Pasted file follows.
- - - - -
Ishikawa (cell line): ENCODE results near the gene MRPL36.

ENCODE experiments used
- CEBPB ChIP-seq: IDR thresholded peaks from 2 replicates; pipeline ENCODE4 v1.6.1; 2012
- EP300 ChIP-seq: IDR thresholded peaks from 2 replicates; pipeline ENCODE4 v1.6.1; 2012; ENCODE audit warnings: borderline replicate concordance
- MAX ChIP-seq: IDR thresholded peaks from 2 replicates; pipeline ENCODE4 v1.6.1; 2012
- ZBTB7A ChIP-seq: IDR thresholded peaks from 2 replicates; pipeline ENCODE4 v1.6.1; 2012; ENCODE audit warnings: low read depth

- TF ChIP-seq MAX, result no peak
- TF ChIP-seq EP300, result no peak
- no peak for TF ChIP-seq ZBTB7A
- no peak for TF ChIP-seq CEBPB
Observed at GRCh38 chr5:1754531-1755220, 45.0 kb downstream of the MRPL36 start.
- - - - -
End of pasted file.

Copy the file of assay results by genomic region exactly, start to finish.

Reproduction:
Ishikawa (cell line): ENCODE results near the gene MRPL36.

ENCODE experiments used
- CEBPB ChIP-seq: IDR thresholded peaks from 2 replicates; pipeline ENCODE4 v1.6.1; 2012
- EP300 ChIP-seq: IDR thresholded peaks from 2 replicates; pipeline ENCODE4 v1.6.1; 2012; ENCODE audit warnings: borderline replicate concordance
- MAX ChIP-seq: IDR thresholded peaks from 2 replicates; pipeline ENCODE4 v1.6.1; 2012
- ZBTB7A ChIP-seq: IDR thresholded peaks from 2 replicates; pipeline ENCODE4 v1.6.1; 2012; ENCODE audit warnings: low read depth

- TF ChIP-seq MAX, result no peak
- TF ChIP-seq EP300, result no peak
- no peak for TF ChIP-seq ZBTB7A
- no peak for TF ChIP-seq CEBPB
Observed at GRCh38 chr5:1754531-1755220, 45.0 kb downstream of the MRPL36 start.